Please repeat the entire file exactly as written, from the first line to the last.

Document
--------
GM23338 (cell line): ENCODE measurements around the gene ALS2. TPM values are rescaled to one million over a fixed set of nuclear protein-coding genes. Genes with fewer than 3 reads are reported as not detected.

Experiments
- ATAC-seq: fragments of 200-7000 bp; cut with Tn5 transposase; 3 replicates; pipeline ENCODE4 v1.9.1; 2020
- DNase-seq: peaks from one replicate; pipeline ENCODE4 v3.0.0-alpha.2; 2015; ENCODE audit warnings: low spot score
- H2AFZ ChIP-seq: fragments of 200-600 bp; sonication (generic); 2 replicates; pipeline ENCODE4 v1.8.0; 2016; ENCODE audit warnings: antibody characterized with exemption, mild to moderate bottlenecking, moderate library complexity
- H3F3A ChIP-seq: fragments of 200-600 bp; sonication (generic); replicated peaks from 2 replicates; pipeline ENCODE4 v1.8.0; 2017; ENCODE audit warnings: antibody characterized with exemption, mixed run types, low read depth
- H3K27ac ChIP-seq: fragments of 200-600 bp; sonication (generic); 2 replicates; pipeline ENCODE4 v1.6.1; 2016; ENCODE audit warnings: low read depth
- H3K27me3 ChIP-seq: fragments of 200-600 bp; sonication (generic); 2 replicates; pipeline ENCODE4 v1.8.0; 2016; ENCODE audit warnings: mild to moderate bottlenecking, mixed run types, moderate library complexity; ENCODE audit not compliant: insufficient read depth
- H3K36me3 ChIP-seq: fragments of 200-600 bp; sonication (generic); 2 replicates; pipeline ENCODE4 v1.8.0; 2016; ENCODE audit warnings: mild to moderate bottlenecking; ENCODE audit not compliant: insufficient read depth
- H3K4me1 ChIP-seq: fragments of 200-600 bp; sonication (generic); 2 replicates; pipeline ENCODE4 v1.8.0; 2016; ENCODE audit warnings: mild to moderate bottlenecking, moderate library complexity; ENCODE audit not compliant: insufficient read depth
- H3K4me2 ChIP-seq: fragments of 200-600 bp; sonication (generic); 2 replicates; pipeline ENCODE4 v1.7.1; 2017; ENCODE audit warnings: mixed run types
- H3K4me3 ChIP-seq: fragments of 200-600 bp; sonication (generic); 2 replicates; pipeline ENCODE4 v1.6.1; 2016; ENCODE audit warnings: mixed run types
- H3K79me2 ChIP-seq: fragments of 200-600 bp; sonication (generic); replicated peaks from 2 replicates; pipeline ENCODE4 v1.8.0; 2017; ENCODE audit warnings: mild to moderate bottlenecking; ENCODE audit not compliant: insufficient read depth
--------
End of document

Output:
GM23338 (cell line): ENCODE measurements around the gene ALS2. TPM values are rescaled to one million over a fixed set of nuclear protein-coding genes. Genes with fewer than 3 reads are reported as not detected.

Experiments
- ATAC-seq: fragments of 200-7000 bp; cut with Tn5 transposase; 3 replicates; pipeline ENCODE4 v1.9.1; 2020
- DNase-seq: peaks from one replicate; pipeline ENCODE4 v3.0.0-alpha.2; 2015; ENCODE audit warnings: low spot score
- H2AFZ ChIP-seq: fragments of 200-600 bp; sonication (generic); 2 replicates; pipeline ENCODE4 v1.8.0; 2016; ENCODE audit warnings: antibody characterized with exemption, mild to moderate bottlenecking, moderate library complexity
- H3F3A ChIP-seq: fragments of 200-600 bp; sonication (generic); replicated peaks from 2 replicates; pipeline ENCODE4 v1.8.0; 2017; ENCODE audit warnings: antibody characterized with exemption, mixed run types, low read depth
- H3K27ac ChIP-seq: fragments of 200-600 bp; sonication (generic); 2 replicates; pipeline ENCODE4 v1.6.1; 2016; ENCODE audit warnings: low read depth
- H3K27me3 ChIP-seq: fragments of 200-600 bp; sonication (generic); 2 replicates; pipeline ENCODE4 v1.8.0; 2016; ENCODE audit warnings: mild to moderate bottlenecking, mixed run types, moderate library complexity; ENCODE audit not compliant: insufficient read depth
- H3K36me3 ChIP-seq: fragments of 200-600 bp; sonication (generic); 2 replicates; pipeline ENCODE4 v1.8.0; 2016; ENCODE audit warnings: mild to moderate bottlenecking; ENCODE audit not compliant: insufficient read depth
- H3K4me1 ChIP-seq: fragments of 200-600 bp; sonication (generic); 2 replicates; pipeline ENCODE4 v1.8.0; 2016; ENCODE audit warnings: mild to moderate bottlenecking, moderate library complexity; ENCODE audit not compliant: insufficient read depth
- H3K4me2 ChIP-seq: fragments of 200-600 bp; sonication (generic); 2 replicates; pipeline ENCODE4 v1.7.1; 2017; ENCODE audit warnings: mixed run types
- H3K4me3 ChIP-seq: fragments of 200-600 bp; sonication (generic); 2 replicates; pipeline ENCODE4 v1.6.1; 2016; ENCODE audit warnings: mixed run types
- H3K79me2 ChIP-seq: fragments of 200-600 bp; sonication (generic); replicated peaks from 2 replicates; pipeline ENCODE4 v1.8.0; 2017; ENCODE audit warnings: mild to moderate bottlenecking; ENCODE audit not compliant: insufficient read depth